QUESTIONS: alpha-helix "signals" in proteins

Ben Davis bjd12 at cus.cam.ac.uk
Wed Jul 6 11:04:26 EST 1994


Ken Prehoda (kenp at nmrfam.wisc.edu) wrote:
: In article <2vdk7s$ss at lyra.csx.cam.ac.uk>
: Ben Davis, bjd12 at cus.cam.ac.uk writes:
: >	GIven the amount of work it takes to characterise a denatured state
: >fully (I'm primarily talking full NMR assignment + std biochemical
: evidence)
: >I'm absolutely sure an example of "totally dentaured protein" would get
: >published, espc. since there aren't any yet ...

: How can you get a full NMR assignment of a fully denatured protein?
: There have been many attempts to study denatured proteins by NMR.
: The problem is there is no dispersion (in sharp contrast to the folded
: state)
: in the signals making it impossible to assign them (indicating
: that there is little, if any structure).  One would expect that if
: there were local interactions in the unfolded state, they would
: cause dispersion in the chemical shift.

	OK. You can get an assignment of proteins under denaturing conditions -
infact, its what I've spent the last year or so doing.

	Two main ways of doing it:

	(1) Use magnetisation transfer from folded ---> unfolded resonances - ie
get a mixture of folded and unfolded protein (1:1), get correlations between
the same atom in each state (this is Neri & Wuthrich, 1992, Science
257,1559-1563, also later again in JMB). This is a tricky way to do it - lot
of aggregation problems, very crowded spectra, but you can do it.

	(2) use 13C/15N labelled protein, and triple resonance expts - done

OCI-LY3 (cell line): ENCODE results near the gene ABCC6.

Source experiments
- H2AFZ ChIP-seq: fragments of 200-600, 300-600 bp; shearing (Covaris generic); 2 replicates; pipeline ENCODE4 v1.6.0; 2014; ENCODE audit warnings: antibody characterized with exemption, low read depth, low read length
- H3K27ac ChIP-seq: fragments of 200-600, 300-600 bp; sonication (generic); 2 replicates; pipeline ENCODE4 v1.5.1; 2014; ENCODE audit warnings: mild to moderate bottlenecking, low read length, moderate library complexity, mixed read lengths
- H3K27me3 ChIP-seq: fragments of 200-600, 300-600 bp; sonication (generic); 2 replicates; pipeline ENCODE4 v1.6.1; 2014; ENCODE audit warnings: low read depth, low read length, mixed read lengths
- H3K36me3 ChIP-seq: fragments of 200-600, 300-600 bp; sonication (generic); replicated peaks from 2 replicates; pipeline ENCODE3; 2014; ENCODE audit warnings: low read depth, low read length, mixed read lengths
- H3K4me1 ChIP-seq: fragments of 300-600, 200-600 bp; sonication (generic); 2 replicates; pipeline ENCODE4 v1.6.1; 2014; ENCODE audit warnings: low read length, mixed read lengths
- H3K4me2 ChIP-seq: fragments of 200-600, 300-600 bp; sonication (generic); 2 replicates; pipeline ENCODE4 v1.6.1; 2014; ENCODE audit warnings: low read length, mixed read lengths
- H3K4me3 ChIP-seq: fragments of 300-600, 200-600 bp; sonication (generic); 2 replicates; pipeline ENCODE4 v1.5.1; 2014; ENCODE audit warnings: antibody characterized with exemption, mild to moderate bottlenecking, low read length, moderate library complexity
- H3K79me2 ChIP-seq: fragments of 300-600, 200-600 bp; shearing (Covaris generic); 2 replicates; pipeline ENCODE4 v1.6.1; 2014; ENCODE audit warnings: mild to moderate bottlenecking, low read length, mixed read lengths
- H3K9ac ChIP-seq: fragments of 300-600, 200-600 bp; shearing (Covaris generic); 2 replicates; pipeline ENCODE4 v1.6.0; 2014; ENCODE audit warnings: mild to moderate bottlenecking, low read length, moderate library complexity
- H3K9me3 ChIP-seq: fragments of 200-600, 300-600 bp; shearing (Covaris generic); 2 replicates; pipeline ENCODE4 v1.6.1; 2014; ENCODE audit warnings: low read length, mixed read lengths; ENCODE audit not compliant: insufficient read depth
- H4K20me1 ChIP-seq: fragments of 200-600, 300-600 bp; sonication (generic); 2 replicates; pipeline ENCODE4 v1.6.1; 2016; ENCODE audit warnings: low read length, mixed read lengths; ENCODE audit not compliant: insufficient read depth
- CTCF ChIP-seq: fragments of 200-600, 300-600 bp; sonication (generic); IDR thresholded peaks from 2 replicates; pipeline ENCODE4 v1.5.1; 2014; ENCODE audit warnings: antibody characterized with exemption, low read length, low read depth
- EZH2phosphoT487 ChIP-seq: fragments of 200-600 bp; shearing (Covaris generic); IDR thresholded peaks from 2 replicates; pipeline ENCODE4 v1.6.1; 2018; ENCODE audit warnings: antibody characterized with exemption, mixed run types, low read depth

recently for FK506 Binding Protein (Logan et al, 1994, JMB, 236, 637-648).
Much better way to do it IMHO - use the dispersion in all 3 dimensions. You
can also do quite a lot with just 15N labelled protein if the protein is
small enough.

	What people tend to see is that, for most (say > 80%) of the protein,
the assignments are close to random coil values (remember 15N shift is more
sequence dependant that 1H, so you keep most of this dispersion - very
useful), but some resonances deviate from random coil, usually by small
amounts (say approx 0.2ppm max for non-labile protons, 0.4ppm for labile).
Tie this in with NOE data, you get evidence for non-random coil structures
being adopted under "denaturing" conditions.

: Maybe it would help if you would explain what would satisfy a "totally
: denatured protein?"

	Very good question - can you ever get a totally random coil protein ? I
suspect under say 6M GuHCl you'd be looking at "totally" denatured, since
all the aa would be interacting with solvent rather than other aa
(hopefully). As it is, proteins denatured by acid, by urea, by heat, by
truncation seem to show residual or marginal elements of structure.

	My earlier point was that it'd be good to get an example of a protein
that *was* totally denatured - just as we need more folded structures, so we
need more examples of how proteins behace under denaturing conditions.

: kenp at nmrfam.wisc.edu

--
______________________________________________________________________________

Ben Davis,
MRC Protein Function and Design,
Cambridge, UK
______________________________________________________________________________

"They can make me do it, but they can't make me do it with dignity."



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